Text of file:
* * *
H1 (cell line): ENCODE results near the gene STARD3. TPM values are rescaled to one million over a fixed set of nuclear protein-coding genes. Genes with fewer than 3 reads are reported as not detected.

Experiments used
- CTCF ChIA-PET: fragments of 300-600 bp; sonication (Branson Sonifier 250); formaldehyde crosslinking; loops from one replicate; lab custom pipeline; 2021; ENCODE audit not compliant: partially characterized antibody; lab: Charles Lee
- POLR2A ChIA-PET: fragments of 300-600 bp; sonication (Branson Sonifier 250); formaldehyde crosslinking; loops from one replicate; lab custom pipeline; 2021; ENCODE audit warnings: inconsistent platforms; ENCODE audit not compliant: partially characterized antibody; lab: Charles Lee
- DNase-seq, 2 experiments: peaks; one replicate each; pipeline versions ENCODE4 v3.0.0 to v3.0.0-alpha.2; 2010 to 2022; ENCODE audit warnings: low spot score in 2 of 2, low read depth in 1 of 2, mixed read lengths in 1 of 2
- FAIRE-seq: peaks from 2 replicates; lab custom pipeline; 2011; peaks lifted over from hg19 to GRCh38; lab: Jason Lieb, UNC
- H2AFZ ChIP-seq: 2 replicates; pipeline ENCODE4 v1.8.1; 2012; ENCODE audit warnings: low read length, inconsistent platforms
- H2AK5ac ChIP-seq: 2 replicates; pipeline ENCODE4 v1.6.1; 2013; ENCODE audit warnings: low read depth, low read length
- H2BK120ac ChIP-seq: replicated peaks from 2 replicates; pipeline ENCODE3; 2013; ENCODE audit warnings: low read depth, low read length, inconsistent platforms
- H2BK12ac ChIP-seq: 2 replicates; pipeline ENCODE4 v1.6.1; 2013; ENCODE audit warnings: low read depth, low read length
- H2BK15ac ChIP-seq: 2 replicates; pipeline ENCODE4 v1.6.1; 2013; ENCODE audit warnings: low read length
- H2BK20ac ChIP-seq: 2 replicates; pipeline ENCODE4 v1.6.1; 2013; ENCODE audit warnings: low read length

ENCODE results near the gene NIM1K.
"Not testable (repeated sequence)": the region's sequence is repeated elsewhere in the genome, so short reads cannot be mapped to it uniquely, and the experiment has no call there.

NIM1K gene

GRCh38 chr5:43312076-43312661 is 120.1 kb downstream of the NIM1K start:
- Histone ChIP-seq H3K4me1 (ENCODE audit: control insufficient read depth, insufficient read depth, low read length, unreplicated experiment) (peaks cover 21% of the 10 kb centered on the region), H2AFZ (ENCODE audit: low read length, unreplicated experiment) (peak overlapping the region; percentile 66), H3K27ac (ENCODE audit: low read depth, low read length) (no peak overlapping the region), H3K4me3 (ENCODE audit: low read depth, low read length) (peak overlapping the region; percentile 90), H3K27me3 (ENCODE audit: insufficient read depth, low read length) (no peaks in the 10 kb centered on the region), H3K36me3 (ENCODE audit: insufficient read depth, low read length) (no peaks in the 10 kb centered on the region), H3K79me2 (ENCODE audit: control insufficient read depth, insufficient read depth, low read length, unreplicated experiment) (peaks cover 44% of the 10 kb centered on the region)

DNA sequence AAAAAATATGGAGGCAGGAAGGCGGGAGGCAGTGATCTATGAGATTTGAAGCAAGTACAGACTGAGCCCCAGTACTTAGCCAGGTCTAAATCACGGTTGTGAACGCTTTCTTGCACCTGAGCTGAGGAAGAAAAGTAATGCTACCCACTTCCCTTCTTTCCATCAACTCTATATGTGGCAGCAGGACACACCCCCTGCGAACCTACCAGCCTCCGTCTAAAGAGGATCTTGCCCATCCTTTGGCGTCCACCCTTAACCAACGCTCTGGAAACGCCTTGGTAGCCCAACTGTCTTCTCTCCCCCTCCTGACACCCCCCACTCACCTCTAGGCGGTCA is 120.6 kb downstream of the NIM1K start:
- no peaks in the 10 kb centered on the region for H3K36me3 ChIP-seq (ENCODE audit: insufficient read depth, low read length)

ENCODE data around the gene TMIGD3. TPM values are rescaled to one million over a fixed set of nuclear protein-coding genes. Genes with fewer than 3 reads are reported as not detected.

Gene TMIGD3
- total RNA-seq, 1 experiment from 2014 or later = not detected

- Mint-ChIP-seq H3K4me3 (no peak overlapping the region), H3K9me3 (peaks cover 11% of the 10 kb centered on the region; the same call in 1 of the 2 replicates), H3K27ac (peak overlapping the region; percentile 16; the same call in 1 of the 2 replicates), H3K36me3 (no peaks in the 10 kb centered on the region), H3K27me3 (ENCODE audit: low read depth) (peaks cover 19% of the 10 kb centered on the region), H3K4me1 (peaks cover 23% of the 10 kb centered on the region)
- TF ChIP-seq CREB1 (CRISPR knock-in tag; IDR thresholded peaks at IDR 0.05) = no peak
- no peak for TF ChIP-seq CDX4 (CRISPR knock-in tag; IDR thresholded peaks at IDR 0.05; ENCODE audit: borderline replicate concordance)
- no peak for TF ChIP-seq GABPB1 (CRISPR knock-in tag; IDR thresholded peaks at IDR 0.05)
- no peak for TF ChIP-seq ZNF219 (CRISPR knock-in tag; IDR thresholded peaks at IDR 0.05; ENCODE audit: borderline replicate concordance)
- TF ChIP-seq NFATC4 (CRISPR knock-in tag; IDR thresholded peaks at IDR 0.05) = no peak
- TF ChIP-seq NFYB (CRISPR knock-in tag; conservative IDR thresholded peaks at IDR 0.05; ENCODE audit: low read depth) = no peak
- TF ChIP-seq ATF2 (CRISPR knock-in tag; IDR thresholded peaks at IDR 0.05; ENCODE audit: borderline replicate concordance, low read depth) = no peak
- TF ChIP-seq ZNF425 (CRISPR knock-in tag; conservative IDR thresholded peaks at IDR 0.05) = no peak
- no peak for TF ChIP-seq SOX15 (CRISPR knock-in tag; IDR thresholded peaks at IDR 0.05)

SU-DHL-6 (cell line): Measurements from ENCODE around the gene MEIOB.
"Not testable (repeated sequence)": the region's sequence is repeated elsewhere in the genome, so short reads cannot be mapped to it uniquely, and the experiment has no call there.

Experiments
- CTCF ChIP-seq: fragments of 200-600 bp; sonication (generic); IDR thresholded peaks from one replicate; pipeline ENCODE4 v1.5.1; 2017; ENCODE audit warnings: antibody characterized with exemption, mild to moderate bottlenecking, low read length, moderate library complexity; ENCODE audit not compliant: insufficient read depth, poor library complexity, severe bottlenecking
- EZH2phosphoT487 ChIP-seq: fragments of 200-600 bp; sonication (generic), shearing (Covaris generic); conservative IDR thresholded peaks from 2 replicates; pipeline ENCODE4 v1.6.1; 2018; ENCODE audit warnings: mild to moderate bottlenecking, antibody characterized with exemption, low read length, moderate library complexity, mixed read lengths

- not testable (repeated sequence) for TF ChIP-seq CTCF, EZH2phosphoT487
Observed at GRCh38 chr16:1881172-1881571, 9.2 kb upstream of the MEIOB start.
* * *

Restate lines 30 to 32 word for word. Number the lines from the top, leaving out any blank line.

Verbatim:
- TF ChIP-seq ATF2 (CRISPR knock-in tag; IDR thresholded peaks at IDR 0.05; ENCODE audit: borderline replicate concordance, low read depth) = no peak
- TF ChIP-seq ZNF425 (CRISPR knock-in tag; conservative IDR thresholded peaks at IDR 0.05) = no peak
- no peak for TF ChIP-seq SOX15 (CRISPR knock-in tag; IDR thresholded peaks at IDR 0.05)